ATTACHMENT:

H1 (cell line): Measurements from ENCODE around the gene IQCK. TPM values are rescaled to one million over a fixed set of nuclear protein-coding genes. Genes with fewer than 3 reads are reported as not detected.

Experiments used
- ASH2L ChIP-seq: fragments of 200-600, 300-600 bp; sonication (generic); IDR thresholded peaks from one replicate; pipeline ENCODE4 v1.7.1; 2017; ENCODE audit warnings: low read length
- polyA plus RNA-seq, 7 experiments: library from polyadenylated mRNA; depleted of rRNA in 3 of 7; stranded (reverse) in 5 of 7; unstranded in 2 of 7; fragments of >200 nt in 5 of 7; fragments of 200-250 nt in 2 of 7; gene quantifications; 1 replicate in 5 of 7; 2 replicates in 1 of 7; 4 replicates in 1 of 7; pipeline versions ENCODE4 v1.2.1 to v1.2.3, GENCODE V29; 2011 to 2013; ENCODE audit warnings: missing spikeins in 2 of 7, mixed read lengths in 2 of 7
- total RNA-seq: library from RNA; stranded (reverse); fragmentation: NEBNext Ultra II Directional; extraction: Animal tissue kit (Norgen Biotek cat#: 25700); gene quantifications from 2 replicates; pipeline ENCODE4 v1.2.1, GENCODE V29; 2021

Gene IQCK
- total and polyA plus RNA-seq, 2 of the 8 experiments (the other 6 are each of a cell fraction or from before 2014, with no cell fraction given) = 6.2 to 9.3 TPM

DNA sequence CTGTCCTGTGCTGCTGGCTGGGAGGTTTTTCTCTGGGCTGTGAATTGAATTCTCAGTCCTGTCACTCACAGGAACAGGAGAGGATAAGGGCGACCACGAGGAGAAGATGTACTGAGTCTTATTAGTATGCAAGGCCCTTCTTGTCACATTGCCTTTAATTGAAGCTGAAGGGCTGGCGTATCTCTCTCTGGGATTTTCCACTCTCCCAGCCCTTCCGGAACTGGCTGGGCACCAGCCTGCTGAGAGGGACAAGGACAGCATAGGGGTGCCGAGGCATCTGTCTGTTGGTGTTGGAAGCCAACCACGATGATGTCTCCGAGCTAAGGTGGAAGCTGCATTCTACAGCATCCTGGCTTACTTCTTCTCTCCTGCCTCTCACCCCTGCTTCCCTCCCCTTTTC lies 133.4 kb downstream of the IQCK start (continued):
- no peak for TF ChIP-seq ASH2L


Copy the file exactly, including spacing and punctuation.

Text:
H1 (cell line): Measurements from ENCODE around the gene IQCK. TPM values are rescaled to one million over a fixed set of nuclear protein-coding genes. Genes with fewer than 3 reads are reported as not detected.

Experiments used
- ASH2L ChIP-seq: fragments of 200-600, 300-600 bp; sonication (generic); IDR thresholded peaks from one replicate; pipeline ENCODE4 v1.7.1; 2017; ENCODE audit warnings: low read length
- polyA plus RNA-seq, 7 experiments: library from polyadenylated mRNA; depleted of rRNA in 3 of 7; stranded (reverse) in 5 of 7; unstranded in 2 of 7; fragments of >200 nt in 5 of 7; fragments of 200-250 nt in 2 of 7; gene quantifications; 1 replicate in 5 of 7; 2 replicates in 1 of 7; 4 replicates in 1 of 7; pipeline versions ENCODE4 v1.2.1 to v1.2.3, GENCODE V29; 2011 to 2013; ENCODE audit warnings: missing spikeins in 2 of 7, mixed read lengths in 2 of 7
- total RNA-seq: library from RNA; stranded (reverse); fragmentation: NEBNext Ultra II Directional; extraction: Animal tissue kit (Norgen Biotek cat#: 25700); gene quantifications from 2 replicates; pipeline ENCODE4 v1.2.1, GENCODE V29; 2021

Gene IQCK
- total and polyA plus RNA-seq, 2 of the 8 experiments (the other 6 are each of a cell fraction or from before 2014, with no cell fraction given) = 6.2 to 9.3 TPM

DNA sequence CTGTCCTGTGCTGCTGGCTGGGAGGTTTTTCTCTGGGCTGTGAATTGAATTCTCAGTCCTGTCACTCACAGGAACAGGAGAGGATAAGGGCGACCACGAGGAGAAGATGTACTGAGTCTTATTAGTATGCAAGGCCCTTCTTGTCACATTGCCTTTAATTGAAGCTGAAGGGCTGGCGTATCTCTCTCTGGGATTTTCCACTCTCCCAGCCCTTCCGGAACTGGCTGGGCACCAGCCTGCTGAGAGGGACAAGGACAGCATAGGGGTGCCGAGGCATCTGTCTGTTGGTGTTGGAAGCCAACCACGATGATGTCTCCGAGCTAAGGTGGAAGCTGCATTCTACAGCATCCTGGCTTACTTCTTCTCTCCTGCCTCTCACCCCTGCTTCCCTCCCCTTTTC lies 133.4 kb downstream of the IQCK start (continued):
- no peak for TF ChIP-seq ASH2L